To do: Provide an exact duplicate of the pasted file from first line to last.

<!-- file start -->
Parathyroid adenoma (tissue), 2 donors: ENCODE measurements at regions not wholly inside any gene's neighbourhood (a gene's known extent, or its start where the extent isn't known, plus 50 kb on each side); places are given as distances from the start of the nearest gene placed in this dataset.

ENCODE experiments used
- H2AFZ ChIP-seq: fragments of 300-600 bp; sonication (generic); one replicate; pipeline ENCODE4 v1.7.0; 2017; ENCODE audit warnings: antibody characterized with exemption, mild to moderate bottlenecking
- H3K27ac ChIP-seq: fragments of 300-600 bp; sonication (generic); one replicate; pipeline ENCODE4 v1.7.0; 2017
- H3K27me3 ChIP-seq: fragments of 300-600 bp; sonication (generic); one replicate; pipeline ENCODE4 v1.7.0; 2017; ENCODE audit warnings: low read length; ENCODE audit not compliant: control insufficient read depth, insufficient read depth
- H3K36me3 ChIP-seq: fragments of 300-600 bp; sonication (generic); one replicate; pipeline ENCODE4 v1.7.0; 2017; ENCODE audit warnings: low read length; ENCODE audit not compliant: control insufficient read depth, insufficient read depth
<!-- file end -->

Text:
Parathyroid adenoma (tissue), 2 donors: ENCODE measurements at regions not wholly inside any gene's neighbourhood (a gene's known extent, or its start where the extent isn't known, plus 50 kb on each side); places are given as distances from the start of the nearest gene placed in this dataset.

ENCODE experiments used
- H2AFZ ChIP-seq: fragments of 300-600 bp; sonication (generic); one replicate; pipeline ENCODE4 v1.7.0; 2017; ENCODE audit warnings: antibody characterized with exemption, mild to moderate bottlenecking
- H3K27ac ChIP-seq: fragments of 300-600 bp; sonication (generic); one replicate; pipeline ENCODE4 v1.7.0; 2017
- H3K27me3 ChIP-seq: fragments of 300-600 bp; sonication (generic); one replicate; pipeline ENCODE4 v1.7.0; 2017; ENCODE audit warnings: low read length; ENCODE audit not compliant: control insufficient read depth, insufficient read depth
- H3K36me3 ChIP-seq: fragments of 300-600 bp; sonication (generic); one replicate; pipeline ENCODE4 v1.7.0; 2017; ENCODE audit warnings: low read length; ENCODE audit not compliant: control insufficient read depth, insufficient read depth